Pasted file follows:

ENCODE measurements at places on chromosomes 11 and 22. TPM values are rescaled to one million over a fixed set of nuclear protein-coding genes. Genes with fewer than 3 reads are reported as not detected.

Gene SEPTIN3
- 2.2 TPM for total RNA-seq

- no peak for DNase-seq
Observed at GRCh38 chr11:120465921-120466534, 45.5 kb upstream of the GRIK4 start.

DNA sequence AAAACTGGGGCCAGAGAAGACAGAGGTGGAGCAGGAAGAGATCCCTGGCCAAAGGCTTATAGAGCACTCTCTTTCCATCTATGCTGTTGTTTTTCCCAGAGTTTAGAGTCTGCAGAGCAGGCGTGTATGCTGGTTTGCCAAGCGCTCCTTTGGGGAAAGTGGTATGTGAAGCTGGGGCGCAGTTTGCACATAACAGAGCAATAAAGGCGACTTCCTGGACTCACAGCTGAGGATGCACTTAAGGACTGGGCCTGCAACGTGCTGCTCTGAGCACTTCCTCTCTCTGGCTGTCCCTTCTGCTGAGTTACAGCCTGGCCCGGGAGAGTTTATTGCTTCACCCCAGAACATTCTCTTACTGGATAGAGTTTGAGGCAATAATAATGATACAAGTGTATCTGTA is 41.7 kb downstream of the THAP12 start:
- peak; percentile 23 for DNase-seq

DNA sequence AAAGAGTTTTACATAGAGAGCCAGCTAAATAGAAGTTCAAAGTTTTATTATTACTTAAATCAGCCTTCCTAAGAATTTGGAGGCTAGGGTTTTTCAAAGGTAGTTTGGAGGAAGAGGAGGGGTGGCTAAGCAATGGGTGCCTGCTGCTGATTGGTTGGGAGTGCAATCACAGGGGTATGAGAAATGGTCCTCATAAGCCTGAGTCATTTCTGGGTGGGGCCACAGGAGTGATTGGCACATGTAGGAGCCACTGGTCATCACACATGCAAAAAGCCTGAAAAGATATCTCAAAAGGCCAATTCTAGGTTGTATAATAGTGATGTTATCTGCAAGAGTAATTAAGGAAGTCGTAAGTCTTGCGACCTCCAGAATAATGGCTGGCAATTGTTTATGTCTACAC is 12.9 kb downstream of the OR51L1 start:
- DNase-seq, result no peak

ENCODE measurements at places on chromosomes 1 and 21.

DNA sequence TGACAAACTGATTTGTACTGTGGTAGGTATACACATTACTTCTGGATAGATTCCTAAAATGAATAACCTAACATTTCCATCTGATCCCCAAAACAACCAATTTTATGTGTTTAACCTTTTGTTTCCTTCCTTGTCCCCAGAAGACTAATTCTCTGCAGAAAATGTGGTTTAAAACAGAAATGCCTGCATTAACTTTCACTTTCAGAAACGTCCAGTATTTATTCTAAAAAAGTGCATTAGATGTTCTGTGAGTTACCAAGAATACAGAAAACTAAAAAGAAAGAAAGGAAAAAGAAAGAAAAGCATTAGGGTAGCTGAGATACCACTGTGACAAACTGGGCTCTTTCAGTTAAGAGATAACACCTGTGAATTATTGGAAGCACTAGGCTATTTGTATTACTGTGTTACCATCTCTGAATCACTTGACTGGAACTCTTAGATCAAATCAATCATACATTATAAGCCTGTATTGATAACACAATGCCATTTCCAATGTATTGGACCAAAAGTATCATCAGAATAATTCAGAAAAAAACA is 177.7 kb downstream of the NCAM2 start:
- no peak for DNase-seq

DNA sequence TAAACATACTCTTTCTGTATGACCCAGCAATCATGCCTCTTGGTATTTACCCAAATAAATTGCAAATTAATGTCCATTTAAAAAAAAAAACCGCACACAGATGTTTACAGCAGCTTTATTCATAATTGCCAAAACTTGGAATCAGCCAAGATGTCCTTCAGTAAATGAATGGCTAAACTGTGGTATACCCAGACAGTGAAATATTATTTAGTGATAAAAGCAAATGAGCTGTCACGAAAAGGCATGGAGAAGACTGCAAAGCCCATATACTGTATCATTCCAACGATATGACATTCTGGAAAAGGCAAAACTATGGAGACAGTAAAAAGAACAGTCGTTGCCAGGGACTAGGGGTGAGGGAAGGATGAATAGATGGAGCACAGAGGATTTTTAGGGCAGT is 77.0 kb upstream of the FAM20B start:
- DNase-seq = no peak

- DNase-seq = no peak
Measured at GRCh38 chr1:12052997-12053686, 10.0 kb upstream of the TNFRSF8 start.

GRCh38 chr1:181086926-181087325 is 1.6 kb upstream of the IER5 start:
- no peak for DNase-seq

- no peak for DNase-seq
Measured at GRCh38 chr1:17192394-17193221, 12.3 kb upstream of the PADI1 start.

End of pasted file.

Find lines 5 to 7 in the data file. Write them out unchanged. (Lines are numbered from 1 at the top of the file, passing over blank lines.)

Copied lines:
Observed at GRCh38 chr11:120465921-120466534, 45.5 kb upstream of the GRIK4 start.

DNA sequence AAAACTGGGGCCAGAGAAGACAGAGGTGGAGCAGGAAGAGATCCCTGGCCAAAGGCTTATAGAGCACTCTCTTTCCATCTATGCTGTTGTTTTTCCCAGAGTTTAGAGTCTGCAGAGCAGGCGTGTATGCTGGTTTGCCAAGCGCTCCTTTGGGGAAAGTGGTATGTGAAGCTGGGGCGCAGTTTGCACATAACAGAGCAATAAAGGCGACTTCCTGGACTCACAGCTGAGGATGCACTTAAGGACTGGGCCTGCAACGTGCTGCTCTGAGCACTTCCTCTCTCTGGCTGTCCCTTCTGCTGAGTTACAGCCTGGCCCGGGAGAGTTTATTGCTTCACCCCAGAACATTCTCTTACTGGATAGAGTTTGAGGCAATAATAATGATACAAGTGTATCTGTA is 41.7 kb downstream of the THAP12 start:
- peak; percentile 23 for DNase-seq